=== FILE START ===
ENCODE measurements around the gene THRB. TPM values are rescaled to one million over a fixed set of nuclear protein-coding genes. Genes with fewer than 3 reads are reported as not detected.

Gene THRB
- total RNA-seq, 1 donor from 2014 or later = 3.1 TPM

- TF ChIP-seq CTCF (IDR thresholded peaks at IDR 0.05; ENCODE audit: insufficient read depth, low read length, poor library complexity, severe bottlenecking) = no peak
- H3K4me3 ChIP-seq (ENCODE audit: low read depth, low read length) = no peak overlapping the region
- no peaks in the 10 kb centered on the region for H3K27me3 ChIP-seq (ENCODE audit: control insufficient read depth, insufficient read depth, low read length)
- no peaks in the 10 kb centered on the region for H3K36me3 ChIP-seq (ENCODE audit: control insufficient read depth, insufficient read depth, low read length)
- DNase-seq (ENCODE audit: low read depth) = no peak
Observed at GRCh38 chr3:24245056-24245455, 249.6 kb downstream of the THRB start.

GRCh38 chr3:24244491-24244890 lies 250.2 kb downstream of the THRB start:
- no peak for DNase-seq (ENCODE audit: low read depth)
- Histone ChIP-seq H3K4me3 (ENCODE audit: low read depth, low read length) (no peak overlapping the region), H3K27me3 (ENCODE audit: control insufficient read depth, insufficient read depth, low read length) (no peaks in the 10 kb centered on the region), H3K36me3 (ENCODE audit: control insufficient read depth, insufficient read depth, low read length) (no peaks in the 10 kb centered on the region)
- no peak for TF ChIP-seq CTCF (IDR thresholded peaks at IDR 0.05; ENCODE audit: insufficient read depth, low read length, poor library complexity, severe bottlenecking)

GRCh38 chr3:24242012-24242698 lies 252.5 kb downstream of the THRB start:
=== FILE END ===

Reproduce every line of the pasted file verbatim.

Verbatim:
ENCODE measurements around the gene THRB. TPM values are rescaled to one million over a fixed set of nuclear protein-coding genes. Genes with fewer than 3 reads are reported as not detected.

Gene THRB
- total RNA-seq, 1 donor from 2014 or later = 3.1 TPM

- TF ChIP-seq CTCF (IDR thresholded peaks at IDR 0.05; ENCODE audit: insufficient read depth, low read length, poor library complexity, severe bottlenecking) = no peak
- H3K4me3 ChIP-seq (ENCODE audit: low read depth, low read length) = no peak overlapping the region
- no peaks in the 10 kb centered on the region for H3K27me3 ChIP-seq (ENCODE audit: control insufficient read depth, insufficient read depth, low read length)
- no peaks in the 10 kb centered on the region for H3K36me3 ChIP-seq (ENCODE audit: control insufficient read depth, insufficient read depth, low read length)
- DNase-seq (ENCODE audit: low read depth) = no peak
Observed at GRCh38 chr3:24245056-24245455, 249.6 kb downstream of the THRB start.

GRCh38 chr3:24244491-24244890 lies 250.2 kb downstream of the THRB start:
- no peak for DNase-seq (ENCODE audit: low read depth)
- Histone ChIP-seq H3K4me3 (ENCODE audit: low read depth, low read length) (no peak overlapping the region), H3K27me3 (ENCODE audit: control insufficient read depth, insufficient read depth, low read length) (no peaks in the 10 kb centered on the region), H3K36me3 (ENCODE audit: control insufficient read depth, insufficient read depth, low read length) (no peaks in the 10 kb centered on the region)
- no peak for TF ChIP-seq CTCF (IDR thresholded peaks at IDR 0.05; ENCODE audit: insufficient read depth, low read length, poor library complexity, severe bottlenecking)

GRCh38 chr3:24242012-24242698 lies 252.5 kb downstream of the THRB start: